Hearts Awakened by Linda Winfree
Series: Hearts of the South #6
Also in this series: Truth and Consequences, What Mattered Most, His Ordinary Life, Uncovered, Fall Into Me, Memories of Us (Hearts of the South #5), Facing It, Hold On To Me, Gone From Me (Hearts of the South, #10), Memories of Us (Hearts of the South #5)
Published by Samhain Publishing
Publication Date: September 2nd 2008
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It’s not the past that wounds us…it’s the ghosts we hold on to.
Hearts of the South Book 6
A lifetime ago Mark Cook’s pregnant wife vanished, taking everything and leaving an empty, aching hole in his life. Since then, as penance for his failure as a husband and father, he’s refused to allow himself to live. Refused to lay his sleeping heart on the line for any woman.
Enter Tori Calvert, his best friend’s baby sister. Suddenly, against his will—and against his better judgment—that same damaged heart seems determined to reawaken. And Mark’s not sure he can withstand the pain.
When she was a teenager, a vicious attack ripped away Tori’s very essence as a woman. Finally she feels ready to focus her existence on something other than her job as a rape crisis counselor. And to step outside the shelter of her loving, protective family. She trusts Mark more than any man, yet fear holds her back.
Fear that even the healing light of love may not be enough to banish the shadows of the past.
Hearts Awakened is book 6 in Linda Winfree’s Hearts of the South series. I think you really need to read at least the first book in this series before reading this one to understand what’s going on.
I think I may have enjoyed this story more if I’d re-read the earlier books before reading this one. Although it was good, some of my enjoyment was overshadowed by plot holes and issues with the characterizations. I blogged about some of my issues with the story here.
Beyond those issues, however, I found this to be a well-written, emotionally intense story. Tori was a rape victim several books back, and she’s obviously still dealing with the trauma from that. Though she’s trying to move forward and live her life, she still has many issues and insecurities. I think Winfree did an excellent job of showcasing the problems rape victims face, not only immediately after, but as they try to move forward with their lives.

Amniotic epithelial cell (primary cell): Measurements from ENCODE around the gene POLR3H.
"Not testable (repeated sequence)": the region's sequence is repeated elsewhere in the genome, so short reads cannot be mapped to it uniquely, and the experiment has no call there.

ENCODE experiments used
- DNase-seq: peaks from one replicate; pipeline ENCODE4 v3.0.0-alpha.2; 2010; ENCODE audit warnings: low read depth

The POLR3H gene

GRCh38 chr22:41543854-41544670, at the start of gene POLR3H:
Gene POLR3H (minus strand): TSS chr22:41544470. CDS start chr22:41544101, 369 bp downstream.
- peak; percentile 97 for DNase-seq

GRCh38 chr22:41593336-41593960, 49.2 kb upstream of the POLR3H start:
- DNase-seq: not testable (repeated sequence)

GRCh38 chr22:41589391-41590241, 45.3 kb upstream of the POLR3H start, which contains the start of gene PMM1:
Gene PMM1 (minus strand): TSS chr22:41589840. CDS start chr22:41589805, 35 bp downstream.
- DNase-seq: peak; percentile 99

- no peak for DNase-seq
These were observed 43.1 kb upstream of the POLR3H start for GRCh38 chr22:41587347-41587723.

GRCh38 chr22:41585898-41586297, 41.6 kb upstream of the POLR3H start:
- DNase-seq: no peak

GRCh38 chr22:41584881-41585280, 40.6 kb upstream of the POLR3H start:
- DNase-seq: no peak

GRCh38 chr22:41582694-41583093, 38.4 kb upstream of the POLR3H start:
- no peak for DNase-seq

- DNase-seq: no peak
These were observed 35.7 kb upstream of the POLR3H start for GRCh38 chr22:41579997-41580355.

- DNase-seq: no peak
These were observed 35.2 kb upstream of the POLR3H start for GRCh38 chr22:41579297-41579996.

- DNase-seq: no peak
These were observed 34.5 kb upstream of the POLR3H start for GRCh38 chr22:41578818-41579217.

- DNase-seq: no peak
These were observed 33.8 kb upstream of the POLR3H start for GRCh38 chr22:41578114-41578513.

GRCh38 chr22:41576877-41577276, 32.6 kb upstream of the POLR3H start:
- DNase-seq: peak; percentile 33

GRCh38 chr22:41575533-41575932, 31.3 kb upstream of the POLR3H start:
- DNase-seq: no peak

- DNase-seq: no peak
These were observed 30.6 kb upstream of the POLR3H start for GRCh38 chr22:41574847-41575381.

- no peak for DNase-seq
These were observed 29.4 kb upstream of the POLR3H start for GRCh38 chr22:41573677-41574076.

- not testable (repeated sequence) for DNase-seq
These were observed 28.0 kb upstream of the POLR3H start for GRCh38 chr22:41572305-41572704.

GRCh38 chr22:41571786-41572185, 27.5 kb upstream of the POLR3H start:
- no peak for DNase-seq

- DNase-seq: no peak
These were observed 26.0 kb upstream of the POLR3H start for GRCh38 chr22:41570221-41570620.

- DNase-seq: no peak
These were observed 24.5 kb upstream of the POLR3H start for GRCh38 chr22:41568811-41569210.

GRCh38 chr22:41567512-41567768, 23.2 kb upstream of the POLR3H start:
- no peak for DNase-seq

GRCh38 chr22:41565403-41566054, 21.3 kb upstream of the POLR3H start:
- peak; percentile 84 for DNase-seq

Mark suffered from a tragedy in his past as well. His pregnant wife disappeared years ago and he’s never been able to move on from it. Although he’s attracted to Tori, he knows he can’t give her what she needs. And yet he finds himself drawn to her. When they’re forced to go to a conference together things heat up between them fairly quickly. I’m glad Winfree slowed down after that, instead of rushing into something neither of them was ready for.
I liked Mark, but there were times I thought he needed to get over his martyr complex. He carried around a lot of guilt for something he had no control over, and while I understood, I thought it was played out a bit too much.
I loved him and Tori together, though. They really helped each other heal and it was great to see them lean on each other.
I was surprised at the way Tick (Tori’s extremely protective older brother) handled the situation between Mark and Tori. Maybe it’s just been too long since I read his book, but I didn’t remember him being that much of an asshole. I do like that Winfree continues to show us what’s going on with previous couples, though. Especially since she does it in such an unobtrusive way, meaning it doesn’t detract from the main story at all.
One thing Winfree does really well is emotion. She doesn’t shy away from it for either her men or her women. Seeing the friendship between Mark and Tick was refreshing, because it isn’t often we see true friendship between men.
If you haven’t already, I highly suggest you pick up one of her novels. I suggest you start at the beginning, with What Mattered Most. Don’t let the number of books dissuade you. They really are fabulous.
I took some time before reviewing this and even re-read it. The small things about this novel bothered me quite a bit, but I think the way she dealt with the real-life issues Mark and Tori faced in a wonderfully believable way. So I’m going to give this a:
4 out of 5
*This review was originally published in 2009. For some reason it disappeared from our database when we switched to our new site.